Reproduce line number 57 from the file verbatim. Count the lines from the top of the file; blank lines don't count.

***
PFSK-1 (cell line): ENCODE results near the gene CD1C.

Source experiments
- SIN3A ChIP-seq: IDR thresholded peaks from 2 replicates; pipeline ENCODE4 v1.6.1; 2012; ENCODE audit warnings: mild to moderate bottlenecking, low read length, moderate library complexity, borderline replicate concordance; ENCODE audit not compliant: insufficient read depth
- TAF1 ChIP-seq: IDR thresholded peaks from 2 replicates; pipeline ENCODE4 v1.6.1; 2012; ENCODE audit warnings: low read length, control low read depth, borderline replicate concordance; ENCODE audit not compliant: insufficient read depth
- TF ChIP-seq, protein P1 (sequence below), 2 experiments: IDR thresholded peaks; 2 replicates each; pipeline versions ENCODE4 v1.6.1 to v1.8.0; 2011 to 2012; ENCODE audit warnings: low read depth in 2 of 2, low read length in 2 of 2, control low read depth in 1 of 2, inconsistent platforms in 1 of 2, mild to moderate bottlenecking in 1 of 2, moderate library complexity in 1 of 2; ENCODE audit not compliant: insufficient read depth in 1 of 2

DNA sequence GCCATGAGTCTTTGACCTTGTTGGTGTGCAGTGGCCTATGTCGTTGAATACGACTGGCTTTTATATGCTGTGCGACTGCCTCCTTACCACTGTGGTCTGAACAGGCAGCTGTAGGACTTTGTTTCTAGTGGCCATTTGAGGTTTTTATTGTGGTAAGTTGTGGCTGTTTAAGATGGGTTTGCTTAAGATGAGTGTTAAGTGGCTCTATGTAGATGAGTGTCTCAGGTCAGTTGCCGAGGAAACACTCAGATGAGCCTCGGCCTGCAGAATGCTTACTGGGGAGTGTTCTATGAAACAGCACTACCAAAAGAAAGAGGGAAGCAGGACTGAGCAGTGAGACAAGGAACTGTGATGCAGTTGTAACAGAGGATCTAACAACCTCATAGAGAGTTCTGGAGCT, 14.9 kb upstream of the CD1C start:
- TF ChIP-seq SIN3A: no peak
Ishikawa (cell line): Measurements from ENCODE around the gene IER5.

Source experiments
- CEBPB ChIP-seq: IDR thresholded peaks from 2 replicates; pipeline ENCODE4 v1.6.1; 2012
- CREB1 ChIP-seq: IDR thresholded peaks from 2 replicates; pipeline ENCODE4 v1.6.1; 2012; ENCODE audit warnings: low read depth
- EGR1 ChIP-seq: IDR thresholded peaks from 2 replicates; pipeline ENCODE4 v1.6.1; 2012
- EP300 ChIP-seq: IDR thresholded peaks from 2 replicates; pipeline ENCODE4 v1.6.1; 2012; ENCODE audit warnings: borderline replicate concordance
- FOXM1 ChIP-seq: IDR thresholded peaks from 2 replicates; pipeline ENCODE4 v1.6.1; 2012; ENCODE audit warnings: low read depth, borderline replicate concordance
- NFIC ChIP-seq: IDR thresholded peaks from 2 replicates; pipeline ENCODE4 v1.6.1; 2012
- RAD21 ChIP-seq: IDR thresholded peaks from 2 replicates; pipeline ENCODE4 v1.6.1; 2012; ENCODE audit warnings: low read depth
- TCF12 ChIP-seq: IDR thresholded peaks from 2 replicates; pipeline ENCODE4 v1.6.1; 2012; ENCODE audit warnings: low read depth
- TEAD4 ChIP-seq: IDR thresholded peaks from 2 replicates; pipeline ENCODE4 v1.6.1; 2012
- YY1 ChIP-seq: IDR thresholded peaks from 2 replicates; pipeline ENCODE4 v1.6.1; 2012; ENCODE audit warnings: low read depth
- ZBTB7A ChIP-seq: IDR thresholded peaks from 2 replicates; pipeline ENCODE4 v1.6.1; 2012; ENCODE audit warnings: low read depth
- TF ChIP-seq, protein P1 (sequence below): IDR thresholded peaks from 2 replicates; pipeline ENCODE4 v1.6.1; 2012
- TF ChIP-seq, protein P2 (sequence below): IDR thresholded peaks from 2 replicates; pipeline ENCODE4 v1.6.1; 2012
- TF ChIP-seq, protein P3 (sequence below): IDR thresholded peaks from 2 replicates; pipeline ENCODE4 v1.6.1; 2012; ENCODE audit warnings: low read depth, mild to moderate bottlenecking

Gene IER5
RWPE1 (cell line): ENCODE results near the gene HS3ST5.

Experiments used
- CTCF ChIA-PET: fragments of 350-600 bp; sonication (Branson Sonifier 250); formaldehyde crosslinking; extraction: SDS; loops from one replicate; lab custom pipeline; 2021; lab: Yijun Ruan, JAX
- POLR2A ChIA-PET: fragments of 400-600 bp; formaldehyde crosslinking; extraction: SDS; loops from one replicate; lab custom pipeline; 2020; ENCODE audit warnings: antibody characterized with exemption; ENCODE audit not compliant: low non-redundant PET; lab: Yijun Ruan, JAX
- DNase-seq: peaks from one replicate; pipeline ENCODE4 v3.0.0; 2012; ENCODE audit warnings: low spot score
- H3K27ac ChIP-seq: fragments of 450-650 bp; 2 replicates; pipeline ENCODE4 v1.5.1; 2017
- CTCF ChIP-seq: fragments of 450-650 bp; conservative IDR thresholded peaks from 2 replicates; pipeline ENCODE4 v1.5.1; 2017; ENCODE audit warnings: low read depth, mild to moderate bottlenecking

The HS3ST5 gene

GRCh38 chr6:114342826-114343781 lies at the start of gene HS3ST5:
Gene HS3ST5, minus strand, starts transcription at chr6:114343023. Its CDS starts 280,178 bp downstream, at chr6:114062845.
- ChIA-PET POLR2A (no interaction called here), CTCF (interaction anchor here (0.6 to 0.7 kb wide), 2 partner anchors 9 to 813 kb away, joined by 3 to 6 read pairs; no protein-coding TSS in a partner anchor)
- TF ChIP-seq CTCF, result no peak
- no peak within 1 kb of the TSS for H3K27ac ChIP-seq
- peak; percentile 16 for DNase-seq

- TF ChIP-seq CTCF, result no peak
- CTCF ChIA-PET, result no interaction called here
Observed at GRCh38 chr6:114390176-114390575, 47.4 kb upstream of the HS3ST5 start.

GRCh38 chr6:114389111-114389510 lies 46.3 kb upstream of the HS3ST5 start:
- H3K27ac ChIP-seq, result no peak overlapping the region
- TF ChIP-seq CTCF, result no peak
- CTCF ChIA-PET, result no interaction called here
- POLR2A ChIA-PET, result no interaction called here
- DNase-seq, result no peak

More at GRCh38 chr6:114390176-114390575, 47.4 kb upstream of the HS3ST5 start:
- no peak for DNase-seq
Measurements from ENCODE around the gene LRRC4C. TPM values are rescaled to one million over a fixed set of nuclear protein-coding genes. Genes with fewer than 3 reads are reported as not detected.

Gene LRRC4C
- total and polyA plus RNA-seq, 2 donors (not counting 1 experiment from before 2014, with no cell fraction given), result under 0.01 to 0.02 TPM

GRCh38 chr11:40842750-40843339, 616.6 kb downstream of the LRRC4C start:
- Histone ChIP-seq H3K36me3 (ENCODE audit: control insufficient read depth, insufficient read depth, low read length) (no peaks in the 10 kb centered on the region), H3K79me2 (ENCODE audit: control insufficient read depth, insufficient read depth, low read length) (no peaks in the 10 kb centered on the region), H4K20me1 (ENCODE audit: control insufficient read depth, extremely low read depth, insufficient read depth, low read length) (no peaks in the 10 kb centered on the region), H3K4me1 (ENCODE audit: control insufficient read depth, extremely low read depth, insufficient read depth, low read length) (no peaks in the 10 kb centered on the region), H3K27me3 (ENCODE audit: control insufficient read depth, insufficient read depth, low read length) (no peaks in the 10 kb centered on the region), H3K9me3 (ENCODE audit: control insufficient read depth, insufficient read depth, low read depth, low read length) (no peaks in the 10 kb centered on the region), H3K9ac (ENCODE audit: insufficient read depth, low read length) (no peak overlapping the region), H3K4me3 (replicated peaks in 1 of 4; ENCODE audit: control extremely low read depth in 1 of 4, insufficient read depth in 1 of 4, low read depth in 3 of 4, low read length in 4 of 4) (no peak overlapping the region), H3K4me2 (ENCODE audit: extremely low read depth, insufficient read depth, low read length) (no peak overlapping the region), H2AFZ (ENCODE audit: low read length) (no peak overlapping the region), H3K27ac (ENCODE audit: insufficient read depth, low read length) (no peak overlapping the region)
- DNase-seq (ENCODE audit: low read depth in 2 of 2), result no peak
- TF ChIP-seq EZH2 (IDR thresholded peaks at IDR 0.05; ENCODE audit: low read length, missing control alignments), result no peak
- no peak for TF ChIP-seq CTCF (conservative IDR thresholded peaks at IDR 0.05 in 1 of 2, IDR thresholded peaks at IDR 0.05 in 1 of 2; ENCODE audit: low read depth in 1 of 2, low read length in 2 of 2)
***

- no peak for TF ChIP-seq CTCF (conservative IDR thresholded peaks at IDR 0.05 in 1 of 2, IDR thresholded peaks at IDR 0.05 in 1 of 2; ENCODE audit: low read depth in 1 of 2, low read length in 2 of 2)